Another week, another all-encompassing, tell-all Twitter thread from former NHL all-star defenceman and current financial entrepreneur Chris Pronger.
This time, with Friday’s NHL trade deadline fast approaching, the topic was that of trades as a player who has experienced his fair share of deals over the years.
The bulk of Pronger’s message is listed below:
“The trade deadline can be an exciting time of year for fans of certain teams and not so much for others. Why you ask?
One is a buyer and the other is a seller. Typically, when you are a seller, your team is rebuilding and trying to shed salary and acquire assets, mainly draft picks and/or prospects.
As time has gone on and the league has evolved with the salary cap, players tend to know when their time is up in a city and change is coming. While I was never traded at the deadline, I did know I was being shopped prior to my trade out of Anaheim in 2009.
Agents are dialed into the GM’s league wide and have a good pulse on what is going inside the league. I was either gone at the deadline or at the draft.
In my case, it was a way for then GM, Bob Murray, to get a feel for the interest level and what he should set the price at.
Thus, not all rumored deals happen at the deadline. They can be discussed and executed in the summer when there is more cap space or potentially involve more suitors for the player to drive the price higher.
How do players on winning teams feel about the deadline? I get asked this question a lot and the answer will vary but for the most part you want your team involved and interested. It is a way to show your players that you believe they can win!
One of the best non-moves ever was when I was in Philly and Paul Holmgren had a team meeting a week before the trade deadline. As we all know the Philadelphia media can push a narrative like no other. Rumors turn into reality as far as they are concerned.
We had a few great meetings like this with Homer. In this case he basically told the team that “we were his guys” and nobody was being dealt. HE BELIEVED IN OUR GROUP! He made one significant move in acquiring Ville Leino early in February but that was the extent of it.
Moments like those give a team courage and confidence to go play and leave it all out on the ice! We were 2 wins away from that moment being remembered forever! OK Chicagoans say what you will now.
I have also been on the other side where you are hoping to add one of the top players that are being shopped. All teams have a window to win.
When your GM is not aggressive and seems to be outbid on every deal we all know what that means. Does he believe or is he hedging?
Other times it is a blessing. Our 2006-2007 team in Anaheim is one such team. We had great chemistry and our team gelled perfectly with skill and toughness.
This was the year that Bill Guerin, Keith Tkachuk, Ryan Smyth and Peter Forsberg were all traded at the deadline.
Knowing our GM, Brian Burke, as well as I do, I was positive he was going to be aggressive with that cast of characters potentially being available.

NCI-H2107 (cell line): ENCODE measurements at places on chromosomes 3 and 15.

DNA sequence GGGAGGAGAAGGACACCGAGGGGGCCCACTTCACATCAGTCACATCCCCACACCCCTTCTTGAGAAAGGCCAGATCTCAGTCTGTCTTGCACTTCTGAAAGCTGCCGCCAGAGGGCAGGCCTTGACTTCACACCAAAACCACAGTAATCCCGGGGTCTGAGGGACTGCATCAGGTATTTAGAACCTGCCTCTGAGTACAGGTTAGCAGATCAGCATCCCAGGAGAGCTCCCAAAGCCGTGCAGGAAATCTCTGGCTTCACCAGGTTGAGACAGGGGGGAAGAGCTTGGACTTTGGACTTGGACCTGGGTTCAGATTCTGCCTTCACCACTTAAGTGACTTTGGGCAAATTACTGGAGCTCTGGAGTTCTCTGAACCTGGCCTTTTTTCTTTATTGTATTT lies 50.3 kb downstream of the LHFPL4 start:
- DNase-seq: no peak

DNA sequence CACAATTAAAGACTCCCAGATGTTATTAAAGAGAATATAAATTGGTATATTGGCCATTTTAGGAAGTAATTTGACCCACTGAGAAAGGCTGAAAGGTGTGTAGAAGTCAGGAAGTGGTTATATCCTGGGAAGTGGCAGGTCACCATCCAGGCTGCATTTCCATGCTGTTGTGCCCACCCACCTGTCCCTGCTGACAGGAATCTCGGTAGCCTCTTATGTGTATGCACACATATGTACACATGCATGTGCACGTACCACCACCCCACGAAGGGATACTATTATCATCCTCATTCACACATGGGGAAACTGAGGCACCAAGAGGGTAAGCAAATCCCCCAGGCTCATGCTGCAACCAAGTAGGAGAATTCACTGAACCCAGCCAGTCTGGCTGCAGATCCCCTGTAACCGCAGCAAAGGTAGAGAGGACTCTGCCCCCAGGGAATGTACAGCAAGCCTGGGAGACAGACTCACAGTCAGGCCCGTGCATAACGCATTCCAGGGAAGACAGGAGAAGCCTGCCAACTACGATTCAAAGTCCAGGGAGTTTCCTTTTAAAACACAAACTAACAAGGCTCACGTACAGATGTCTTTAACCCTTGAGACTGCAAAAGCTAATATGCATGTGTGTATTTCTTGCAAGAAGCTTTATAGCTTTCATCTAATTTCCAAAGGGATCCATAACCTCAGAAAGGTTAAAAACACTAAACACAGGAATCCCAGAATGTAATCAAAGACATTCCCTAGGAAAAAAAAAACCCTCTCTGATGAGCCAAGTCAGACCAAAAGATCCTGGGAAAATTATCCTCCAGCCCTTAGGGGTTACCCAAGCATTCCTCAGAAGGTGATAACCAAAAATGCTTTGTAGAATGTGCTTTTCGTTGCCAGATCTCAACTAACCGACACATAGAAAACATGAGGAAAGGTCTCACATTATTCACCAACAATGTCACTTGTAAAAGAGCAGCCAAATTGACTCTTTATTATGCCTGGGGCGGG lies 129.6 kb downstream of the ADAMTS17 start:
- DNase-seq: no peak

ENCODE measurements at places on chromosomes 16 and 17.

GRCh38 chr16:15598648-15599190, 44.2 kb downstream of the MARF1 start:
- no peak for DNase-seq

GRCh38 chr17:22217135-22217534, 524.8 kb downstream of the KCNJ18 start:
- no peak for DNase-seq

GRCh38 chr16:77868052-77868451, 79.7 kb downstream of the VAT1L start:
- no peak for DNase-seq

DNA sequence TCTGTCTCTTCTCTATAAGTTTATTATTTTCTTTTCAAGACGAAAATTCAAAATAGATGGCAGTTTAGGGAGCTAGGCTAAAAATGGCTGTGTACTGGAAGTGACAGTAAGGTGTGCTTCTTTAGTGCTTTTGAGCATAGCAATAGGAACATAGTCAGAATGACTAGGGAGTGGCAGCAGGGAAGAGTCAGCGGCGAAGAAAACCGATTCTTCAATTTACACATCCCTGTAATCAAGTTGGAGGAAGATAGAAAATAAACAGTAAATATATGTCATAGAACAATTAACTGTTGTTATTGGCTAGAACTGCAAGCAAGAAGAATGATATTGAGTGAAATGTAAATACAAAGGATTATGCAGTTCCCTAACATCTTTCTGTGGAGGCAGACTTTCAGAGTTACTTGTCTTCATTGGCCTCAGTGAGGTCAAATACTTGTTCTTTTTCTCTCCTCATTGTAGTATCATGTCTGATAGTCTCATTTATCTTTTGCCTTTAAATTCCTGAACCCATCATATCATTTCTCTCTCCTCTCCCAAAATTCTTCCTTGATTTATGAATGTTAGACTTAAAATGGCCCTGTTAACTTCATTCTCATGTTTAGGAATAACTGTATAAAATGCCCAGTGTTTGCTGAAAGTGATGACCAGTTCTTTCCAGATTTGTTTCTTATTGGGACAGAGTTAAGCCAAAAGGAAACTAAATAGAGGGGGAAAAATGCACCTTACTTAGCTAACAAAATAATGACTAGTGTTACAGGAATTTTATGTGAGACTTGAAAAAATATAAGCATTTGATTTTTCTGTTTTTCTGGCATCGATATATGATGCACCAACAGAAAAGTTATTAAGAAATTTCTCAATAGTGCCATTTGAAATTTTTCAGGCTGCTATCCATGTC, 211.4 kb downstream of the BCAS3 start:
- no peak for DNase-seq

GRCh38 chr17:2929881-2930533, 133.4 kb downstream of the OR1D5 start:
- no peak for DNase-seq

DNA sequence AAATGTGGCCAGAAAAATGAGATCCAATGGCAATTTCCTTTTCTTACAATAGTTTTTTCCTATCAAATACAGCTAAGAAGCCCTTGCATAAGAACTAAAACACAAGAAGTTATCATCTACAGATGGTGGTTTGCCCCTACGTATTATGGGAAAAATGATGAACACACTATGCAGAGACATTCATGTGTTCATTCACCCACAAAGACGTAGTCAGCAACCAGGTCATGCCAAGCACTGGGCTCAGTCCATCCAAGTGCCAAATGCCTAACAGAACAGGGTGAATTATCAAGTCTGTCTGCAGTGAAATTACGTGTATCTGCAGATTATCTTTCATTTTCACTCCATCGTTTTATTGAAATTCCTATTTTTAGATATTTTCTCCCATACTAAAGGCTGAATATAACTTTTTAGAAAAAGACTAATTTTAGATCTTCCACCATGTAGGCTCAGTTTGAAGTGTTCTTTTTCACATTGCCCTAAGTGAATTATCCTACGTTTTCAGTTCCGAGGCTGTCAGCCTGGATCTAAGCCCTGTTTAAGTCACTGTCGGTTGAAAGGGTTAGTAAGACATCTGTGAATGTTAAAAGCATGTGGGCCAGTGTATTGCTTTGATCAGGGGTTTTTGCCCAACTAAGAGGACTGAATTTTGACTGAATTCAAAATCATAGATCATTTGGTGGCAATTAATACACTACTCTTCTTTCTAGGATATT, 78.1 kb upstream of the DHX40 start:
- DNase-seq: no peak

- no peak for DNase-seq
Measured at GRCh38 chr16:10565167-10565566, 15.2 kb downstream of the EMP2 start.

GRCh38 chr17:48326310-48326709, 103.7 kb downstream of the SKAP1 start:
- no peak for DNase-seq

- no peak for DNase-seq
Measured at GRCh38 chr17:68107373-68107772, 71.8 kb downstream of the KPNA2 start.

Chemistry is a hard trait to mess with though.
A couple days prior to the deadline he traded Shane O’Brien for a 1st round pick to Tampa. This move would give him some extra trade capital should he get involved in one of these potential deals knowing at least a 1st rd pick would be needed plus more as we would find out.
In the end we acquired gritty winger Brad May, who played a huge role on our 4th line throughout the playoffs. I think in the end the disruption to our lines and the chemistry being altered in our locker room was too much of a risk for Burkie.
Luckily, we won and made him look like genius in the process. This was by far my favorite team to play with no question. We could beat you 2-1 or 6-5. We could play the finesse game or the physical game.
Do players hold a grudge or get upset about hearing rumors? Two sides to every story but I would say most realize the business side of the game but hearing your name in the rumor mill year after year just plain sucks!
Do players pitch their friends to the Coach and GM. 100% they do. Happens all the time. Does something come from that? Not usually. As we are seeing, trades are incredibly complicated within a salary cap system.
Teams that are in their Cup window like Tampa can make trades for players that the outside world thinks are ludicrous.
Then we come to find out they fit into the cap structure they have set and with superstars under cap friendly deals they can continue in the window longer than most thought feasible. i.e. Brandon Hagel last year.
So many things can happen at the trade deadline. As we always hear after the fact, some of the best trades are the ones you don’t make. I can speak to this statement.
And now lastly do players choose where they get traded? Yes and no. Patrick Kane for example has earned the right via his NMC to pick if and where he gets traded.
In this case it seems the NYR are his desired team, but circumstances (salary cap constraints) can be an issue. But he is holding all the cards. Either they facilitate this trade or he stays and they get nothing when eh signs elsewhere next year
He has gone from being the 1st overall pick and was a driving force in their resurgence (3 Cup wins) and now sadly seeing the team back where they were when he was drafted!
Time will tell what your favorite team does at the deadline. Hopefully this has sparked more questions and some intriguing thoughts as you see the next few days unfold with the trade deadline.
If the last couple years are the new baseline, then the larger deals have already been completed.”